The flag 's' is obsolete but MAY still be used.

   Numeric Replies:

           ERR_NEEDMOREPARAMS              ERR_USERSDONTMATCH
           ERR_UMODEUNKNOWNFLAG            RPL_UMODEIS

   Examples:

   MODE WiZ -w                     ; Command by WiZ to turn off
                                   reception of WALLOPS messages.

   MODE Angel +i                   ; Command from Angel to make herself
                                   invisible.

   MODE WiZ -o                     ; WiZ 'deopping' (removing operator
                                   status).

3.1.6 Service message

      Command: SERVICE
   Parameters: <nickname> <reserved> <distribution> <type>
               <reserved> <info>

   The SERVICE command to register a new service.  Command parameters
   specify the service nickname, distribution, type and info of a new
   service.

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   The <distribution> parameter is used to specify the visibility of a
   service.  The service may only be known to servers which have a name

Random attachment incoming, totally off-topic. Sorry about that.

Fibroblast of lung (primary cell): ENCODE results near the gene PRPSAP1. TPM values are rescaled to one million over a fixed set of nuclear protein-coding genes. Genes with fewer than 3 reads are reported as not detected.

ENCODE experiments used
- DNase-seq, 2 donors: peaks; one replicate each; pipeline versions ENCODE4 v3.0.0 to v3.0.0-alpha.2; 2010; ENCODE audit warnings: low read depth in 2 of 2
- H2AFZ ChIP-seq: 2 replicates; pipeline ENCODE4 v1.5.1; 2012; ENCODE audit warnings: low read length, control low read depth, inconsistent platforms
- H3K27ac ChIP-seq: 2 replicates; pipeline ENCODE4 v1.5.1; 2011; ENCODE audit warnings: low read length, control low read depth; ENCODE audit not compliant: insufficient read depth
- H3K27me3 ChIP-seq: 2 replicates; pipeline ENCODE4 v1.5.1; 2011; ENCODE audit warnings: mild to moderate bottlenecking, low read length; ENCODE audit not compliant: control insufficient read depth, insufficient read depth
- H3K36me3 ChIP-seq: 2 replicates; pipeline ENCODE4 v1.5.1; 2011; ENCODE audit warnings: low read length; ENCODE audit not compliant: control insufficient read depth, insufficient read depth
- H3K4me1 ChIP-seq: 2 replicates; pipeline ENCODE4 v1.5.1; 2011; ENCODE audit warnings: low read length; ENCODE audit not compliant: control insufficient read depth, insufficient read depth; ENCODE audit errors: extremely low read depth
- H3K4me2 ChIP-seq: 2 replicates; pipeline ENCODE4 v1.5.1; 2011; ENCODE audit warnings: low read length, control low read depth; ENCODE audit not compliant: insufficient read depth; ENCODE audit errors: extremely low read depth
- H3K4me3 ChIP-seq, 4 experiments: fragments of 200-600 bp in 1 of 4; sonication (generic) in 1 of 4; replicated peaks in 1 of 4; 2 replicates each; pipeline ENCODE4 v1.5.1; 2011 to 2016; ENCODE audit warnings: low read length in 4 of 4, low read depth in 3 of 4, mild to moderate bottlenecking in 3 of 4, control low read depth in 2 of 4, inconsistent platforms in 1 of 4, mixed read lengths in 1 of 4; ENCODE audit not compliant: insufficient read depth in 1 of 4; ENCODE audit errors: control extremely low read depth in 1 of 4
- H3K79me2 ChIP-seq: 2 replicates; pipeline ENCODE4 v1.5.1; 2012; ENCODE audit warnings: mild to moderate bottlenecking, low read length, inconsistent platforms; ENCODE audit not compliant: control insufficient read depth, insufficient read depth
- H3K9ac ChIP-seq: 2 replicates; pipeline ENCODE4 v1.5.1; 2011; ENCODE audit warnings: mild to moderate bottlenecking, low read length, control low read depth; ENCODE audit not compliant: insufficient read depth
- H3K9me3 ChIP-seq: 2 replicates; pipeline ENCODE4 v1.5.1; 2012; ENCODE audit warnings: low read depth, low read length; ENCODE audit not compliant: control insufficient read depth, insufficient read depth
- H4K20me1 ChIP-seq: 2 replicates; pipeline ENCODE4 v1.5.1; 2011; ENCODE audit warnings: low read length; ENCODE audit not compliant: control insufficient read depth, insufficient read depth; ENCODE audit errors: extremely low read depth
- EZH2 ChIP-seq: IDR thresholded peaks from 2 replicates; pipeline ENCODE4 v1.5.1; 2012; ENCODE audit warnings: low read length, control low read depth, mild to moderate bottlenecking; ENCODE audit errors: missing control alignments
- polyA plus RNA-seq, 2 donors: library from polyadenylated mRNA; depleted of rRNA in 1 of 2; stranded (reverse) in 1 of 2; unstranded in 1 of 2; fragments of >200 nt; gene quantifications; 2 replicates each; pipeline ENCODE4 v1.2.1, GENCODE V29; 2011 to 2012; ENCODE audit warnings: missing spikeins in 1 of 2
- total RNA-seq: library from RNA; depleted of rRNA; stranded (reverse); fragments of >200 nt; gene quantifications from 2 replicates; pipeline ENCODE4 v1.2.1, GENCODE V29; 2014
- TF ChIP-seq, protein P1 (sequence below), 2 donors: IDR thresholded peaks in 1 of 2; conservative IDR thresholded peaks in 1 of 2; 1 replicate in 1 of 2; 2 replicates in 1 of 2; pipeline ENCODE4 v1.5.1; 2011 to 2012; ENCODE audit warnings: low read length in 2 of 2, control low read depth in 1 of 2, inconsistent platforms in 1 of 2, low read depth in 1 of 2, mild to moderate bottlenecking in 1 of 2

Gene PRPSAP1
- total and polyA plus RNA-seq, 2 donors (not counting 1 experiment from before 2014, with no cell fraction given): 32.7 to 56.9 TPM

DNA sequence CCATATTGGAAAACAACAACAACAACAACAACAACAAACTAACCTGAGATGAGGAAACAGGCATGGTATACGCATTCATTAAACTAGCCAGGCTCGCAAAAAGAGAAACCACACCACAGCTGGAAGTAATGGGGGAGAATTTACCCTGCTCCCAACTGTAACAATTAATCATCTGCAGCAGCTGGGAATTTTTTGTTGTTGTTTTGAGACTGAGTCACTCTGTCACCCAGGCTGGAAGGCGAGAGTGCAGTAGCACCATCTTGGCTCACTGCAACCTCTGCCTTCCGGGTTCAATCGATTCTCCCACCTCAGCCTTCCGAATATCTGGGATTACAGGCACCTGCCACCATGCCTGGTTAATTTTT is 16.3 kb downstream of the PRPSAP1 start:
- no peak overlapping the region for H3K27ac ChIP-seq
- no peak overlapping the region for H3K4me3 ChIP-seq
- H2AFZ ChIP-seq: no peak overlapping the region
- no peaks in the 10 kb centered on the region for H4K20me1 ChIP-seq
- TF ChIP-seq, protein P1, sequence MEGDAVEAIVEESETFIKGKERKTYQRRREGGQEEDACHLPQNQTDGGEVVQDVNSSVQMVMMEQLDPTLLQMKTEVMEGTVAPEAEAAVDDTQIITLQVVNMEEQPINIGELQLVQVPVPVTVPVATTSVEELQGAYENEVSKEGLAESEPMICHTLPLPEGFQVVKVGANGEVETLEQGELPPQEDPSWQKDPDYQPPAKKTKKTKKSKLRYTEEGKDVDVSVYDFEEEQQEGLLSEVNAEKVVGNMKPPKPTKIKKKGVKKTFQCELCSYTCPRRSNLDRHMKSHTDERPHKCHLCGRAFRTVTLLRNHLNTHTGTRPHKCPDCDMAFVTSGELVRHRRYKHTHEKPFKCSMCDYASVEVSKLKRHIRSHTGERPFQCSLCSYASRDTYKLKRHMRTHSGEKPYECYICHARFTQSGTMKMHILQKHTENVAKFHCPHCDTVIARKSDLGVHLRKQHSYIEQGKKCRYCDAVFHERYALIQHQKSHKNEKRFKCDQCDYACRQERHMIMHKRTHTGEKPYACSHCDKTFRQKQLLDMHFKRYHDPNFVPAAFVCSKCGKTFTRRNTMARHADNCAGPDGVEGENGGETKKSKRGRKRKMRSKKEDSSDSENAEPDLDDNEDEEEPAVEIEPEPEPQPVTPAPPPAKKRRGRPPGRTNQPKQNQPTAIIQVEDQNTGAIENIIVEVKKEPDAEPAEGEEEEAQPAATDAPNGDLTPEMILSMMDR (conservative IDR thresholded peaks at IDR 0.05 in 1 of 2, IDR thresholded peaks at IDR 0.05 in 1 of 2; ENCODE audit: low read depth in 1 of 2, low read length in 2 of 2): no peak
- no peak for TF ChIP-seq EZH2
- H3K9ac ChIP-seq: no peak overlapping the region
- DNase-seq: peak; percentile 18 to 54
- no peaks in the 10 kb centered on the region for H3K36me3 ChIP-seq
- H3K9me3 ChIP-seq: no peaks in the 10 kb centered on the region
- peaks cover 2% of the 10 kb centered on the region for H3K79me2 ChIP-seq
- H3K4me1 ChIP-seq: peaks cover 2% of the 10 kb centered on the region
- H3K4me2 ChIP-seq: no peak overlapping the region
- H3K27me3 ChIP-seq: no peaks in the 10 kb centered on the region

matching the distribution.  For a matching server to have knowledge
   of the service, the network path between that server and the server
   on which the service is connected MUST be composed of servers which
   names all match the mask.

   The <type> parameter is currently reserved for future usage.

   Numeric Replies:

           ERR_ALREADYREGISTRED            ERR_NEEDMOREPARAMS
           ERR_ERRONEUSNICKNAME
           RPL_YOURESERVICE                RPL_YOURHOST
           RPL_MYINFO

   Example:

   SERVICE dict * *.fr 0 0 :French Dictionary ; Service registering
                                   itself with a name of "dict".  This
                                   service will only be available on
                                   servers which name matches "*.fr".